Where as, SDG Goal 12 states "By 2030, substantially reduce waste generation through prevention, reduction, recycling and reuse", specifically Goal 12 Indicator 12.4.1 states Reduce the use of plastics Goal 14 under UN's Sustainable Development Goals states - "Conserve and sustainably use the oceans, seas and marine resources"; On Feb, 17th, UN Environment declared "War on Plastic" http://www.unep.org/newscentre/un-declares-war-ocean-plastic; In the blog at the UN's Sustainable Development Goals site, there are multiple videos from experts about the plastic pollution in the oceans - http://www.un.org/sustainabledevelopment/blog/2017/06/plastic-pollution-in-the-ocean-is-alarming-experts-say/ Where as, Sanitary pads UNICEF, UNFPA and other UN agencies are distributing are one time disposable pads that are made up of plastic, bleached rayon and cotton in Nepal as indicated by these photos of UNICEF Nepal's facebook page - https://www.facebook.com/unicefnepal/posts/1640102439367845 and additional pictures of distribution from the distribution sites In Terai (southern part of Nepal heavily impacted by flood), there are no sanitary pad incinerators installed for disposal Most of the domestic waste end up in rivers of Terai Rivers are livelihood for fishing community in Terai and the banks of rivers and rivulets are play ground children There is still extreme practice of caste system, where specific ethnicity will be forced to clean up the clogged rivers and rivulets without proper equipment event as simple as gloves, boots or masks The photos taken on August 22nd 2017, at Hatkhola, Singhiya River in Morang shows the river already littered with plastic waste and the disposable sanitary pads will be yet another additional to the river banks Where as, From the UN cluster logs, it is understood that many partners in WASH cluster including the UN agencies have already distributed hundreds of dignity kits and are ON-track to procure thousands more to distribute in the Terai region Most of the women in Terai are used to cotton cloth nappies, that are washable and reusable and environmental friendly and already being used since time immemorial Where as, The environment problems posed by mass adoption of non-biodegradable sanitary pads are already highly visible in India - http://blogs.timesofindia.indiatimes.com/Chargesheet/why-we-need-a-proper-menstrual-waste-disposal-system/ We demand UN and other WASH cluster partners, Protection cluster partners and the entire agencies working in relief in Terai right now and for future disaster To remove sanitary pad as one of their relief items immediately from their relief package To introduce items that will facilitate women to better clean their cotton nappies such as washing soaps, or buckets, and drying ropes Introduce environment friendly cotton clothes that costs a LOT less than the sanitary napkins that are being provided. They will be used over and over and over again, until they can't be used anymore. OR introduce environment friendly alternative to disposable sanitary pad that are culturally acceptable Ensure UN itself does not inadvertently dilute its own Sustainable development goal agenda that is much needed Ensure UN - the United Nations does not inadvertently become the sales representative of the multi-billion dollar sanitary towel making industry by forcing sanitary pad on a community that uses environmentally friendly cotton pads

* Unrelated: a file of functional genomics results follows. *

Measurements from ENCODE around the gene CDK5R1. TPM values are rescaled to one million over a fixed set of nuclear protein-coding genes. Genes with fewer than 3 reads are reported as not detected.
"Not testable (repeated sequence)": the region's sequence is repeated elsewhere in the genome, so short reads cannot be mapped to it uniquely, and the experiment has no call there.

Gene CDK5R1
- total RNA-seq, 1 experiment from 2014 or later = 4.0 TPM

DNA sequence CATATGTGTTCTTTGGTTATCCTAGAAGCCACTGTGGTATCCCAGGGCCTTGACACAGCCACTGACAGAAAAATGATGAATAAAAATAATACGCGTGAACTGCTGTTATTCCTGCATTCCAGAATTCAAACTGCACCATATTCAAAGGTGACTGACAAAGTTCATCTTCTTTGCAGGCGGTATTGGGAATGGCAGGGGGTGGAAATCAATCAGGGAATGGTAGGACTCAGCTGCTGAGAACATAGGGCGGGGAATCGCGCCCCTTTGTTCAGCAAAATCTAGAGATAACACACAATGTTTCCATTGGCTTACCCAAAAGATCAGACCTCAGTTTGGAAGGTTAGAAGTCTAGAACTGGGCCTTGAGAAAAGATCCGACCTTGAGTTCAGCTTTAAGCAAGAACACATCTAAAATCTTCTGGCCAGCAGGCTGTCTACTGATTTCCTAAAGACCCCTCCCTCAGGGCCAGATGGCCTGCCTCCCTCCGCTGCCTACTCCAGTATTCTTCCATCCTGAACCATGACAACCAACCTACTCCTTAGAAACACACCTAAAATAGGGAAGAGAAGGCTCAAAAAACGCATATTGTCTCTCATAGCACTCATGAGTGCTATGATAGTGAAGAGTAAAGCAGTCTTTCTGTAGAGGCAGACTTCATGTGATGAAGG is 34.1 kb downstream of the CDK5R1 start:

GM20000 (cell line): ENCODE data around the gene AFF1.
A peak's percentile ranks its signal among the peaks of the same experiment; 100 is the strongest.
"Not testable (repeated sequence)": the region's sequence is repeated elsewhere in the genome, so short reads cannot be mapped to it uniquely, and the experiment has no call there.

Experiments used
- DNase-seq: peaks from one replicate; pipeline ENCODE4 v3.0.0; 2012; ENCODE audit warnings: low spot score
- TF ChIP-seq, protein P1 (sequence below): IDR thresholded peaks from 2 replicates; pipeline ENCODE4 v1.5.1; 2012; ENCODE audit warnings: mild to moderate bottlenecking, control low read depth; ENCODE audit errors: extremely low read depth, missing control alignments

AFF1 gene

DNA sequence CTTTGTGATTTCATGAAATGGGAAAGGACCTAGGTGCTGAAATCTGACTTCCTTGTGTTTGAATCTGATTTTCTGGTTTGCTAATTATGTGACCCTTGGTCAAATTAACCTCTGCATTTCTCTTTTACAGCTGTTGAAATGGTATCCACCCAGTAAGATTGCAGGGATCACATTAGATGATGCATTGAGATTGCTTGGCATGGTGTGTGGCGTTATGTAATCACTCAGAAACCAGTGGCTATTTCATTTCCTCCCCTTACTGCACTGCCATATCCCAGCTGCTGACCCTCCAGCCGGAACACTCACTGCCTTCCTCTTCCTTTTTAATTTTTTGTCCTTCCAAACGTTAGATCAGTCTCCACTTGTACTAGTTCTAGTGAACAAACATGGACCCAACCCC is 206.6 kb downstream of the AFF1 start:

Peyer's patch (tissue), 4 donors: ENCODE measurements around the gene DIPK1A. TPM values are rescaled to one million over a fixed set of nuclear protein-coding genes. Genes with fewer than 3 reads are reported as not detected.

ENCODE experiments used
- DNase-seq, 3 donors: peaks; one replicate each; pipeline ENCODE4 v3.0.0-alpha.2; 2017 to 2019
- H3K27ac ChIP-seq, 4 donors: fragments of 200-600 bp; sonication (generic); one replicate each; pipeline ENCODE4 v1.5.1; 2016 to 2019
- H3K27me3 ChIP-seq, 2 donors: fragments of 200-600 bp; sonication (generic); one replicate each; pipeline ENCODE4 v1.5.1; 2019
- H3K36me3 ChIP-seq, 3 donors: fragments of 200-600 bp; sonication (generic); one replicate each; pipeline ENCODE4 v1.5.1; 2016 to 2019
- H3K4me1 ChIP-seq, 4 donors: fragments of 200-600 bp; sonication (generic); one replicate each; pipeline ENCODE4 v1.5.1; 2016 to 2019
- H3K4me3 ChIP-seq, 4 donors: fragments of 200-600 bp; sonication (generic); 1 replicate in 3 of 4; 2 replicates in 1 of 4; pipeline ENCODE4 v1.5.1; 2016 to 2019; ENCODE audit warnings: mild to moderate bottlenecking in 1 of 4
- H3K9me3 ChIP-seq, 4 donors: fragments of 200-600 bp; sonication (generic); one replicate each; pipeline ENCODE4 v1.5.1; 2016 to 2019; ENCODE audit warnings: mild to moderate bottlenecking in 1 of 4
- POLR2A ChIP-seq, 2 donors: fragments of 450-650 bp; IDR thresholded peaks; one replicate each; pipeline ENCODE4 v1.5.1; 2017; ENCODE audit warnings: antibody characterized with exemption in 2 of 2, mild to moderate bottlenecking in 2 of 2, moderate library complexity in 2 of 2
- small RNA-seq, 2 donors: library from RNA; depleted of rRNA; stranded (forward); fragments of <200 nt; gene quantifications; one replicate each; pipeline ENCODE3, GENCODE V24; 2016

Petition to Government of Nepal
Recognize home based workers in Nepal
Home-based workers (HBWs) are workers who work from their homes and earn for survival and ensuring the financial stability of their households. The number of HBWs in Nepal is estimated to be around 2.2 million of which the majority are women. These Home-based workers usually belong to the poor, lower or lower-middle income backgrounds, are among the most unprivileged members of society, from various age groups, possess very little or no education at all. However, they accounts for 70% to 86% of Nepal's total employment in the non-agricultural sector. Despite their economic contribution, they have virtually no social protection due to lack of formal recognition by the government. More than 50 percent of the HBWs work almost seven days a week with no operational safety and health standards in their work area, and almost 50 percent of the them earns less than NPR 2000 (USD 20) in a week from home based works. Up until today, the government of Nepal has made no law to govern these workers, to set the minimum wage standards nor defend their social security. Neither the informal sector workers have been properly assisted with labor inspection. It is urgent for Nepal government to review it’s current national policies and make necessary amendments to promote equality of treatment between home based workers and other wage earners, mandates fair wages, provide them with the minimum labor standard, and mostly importantly, give them the recognition that they deserve.